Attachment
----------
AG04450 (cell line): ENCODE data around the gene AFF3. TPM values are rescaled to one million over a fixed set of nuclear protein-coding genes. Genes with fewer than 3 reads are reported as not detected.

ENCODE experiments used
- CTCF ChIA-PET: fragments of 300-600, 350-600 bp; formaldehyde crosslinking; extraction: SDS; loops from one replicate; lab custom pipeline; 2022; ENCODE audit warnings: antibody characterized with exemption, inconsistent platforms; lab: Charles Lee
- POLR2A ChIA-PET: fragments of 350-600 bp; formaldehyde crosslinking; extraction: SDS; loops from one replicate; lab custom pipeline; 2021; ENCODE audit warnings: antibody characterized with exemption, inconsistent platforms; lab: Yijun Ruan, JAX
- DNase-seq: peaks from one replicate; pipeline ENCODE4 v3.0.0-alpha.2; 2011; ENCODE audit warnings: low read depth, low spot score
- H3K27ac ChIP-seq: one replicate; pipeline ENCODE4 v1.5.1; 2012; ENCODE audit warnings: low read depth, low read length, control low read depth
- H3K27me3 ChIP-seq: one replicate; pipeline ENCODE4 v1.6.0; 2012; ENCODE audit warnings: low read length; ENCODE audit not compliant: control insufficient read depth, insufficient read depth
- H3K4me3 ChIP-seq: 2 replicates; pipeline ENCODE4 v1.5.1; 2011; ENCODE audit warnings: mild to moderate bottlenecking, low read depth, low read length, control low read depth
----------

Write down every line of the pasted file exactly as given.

AG04450 (cell line): ENCODE data around the gene AFF3. TPM values are rescaled to one million over a fixed set of nuclear protein-coding genes. Genes with fewer than 3 reads are reported as not detected.

ENCODE experiments used
- CTCF ChIA-PET: fragments of 300-600, 350-600 bp; formaldehyde crosslinking; extraction: SDS; loops from one replicate; lab custom pipeline; 2022; ENCODE audit warnings: antibody characterized with exemption, inconsistent platforms; lab: Charles Lee
- POLR2A ChIA-PET: fragments of 350-600 bp; formaldehyde crosslinking; extraction: SDS; loops from one replicate; lab custom pipeline; 2021; ENCODE audit warnings: antibody characterized with exemption, inconsistent platforms; lab: Yijun Ruan, JAX
- DNase-seq: peaks from one replicate; pipeline ENCODE4 v3.0.0-alpha.2; 2011; ENCODE audit warnings: low read depth, low spot score
- H3K27ac ChIP-seq: one replicate; pipeline ENCODE4 v1.5.1; 2012; ENCODE audit warnings: low read depth, low read length, control low read depth
- H3K27me3 ChIP-seq: one replicate; pipeline ENCODE4 v1.6.0; 2012; ENCODE audit warnings: low read length; ENCODE audit not compliant: control insufficient read depth, insufficient read depth
- H3K4me3 ChIP-seq: 2 replicates; pipeline ENCODE4 v1.5.1; 2011; ENCODE audit warnings: mild to moderate bottlenecking, low read depth, low read length, control low read depth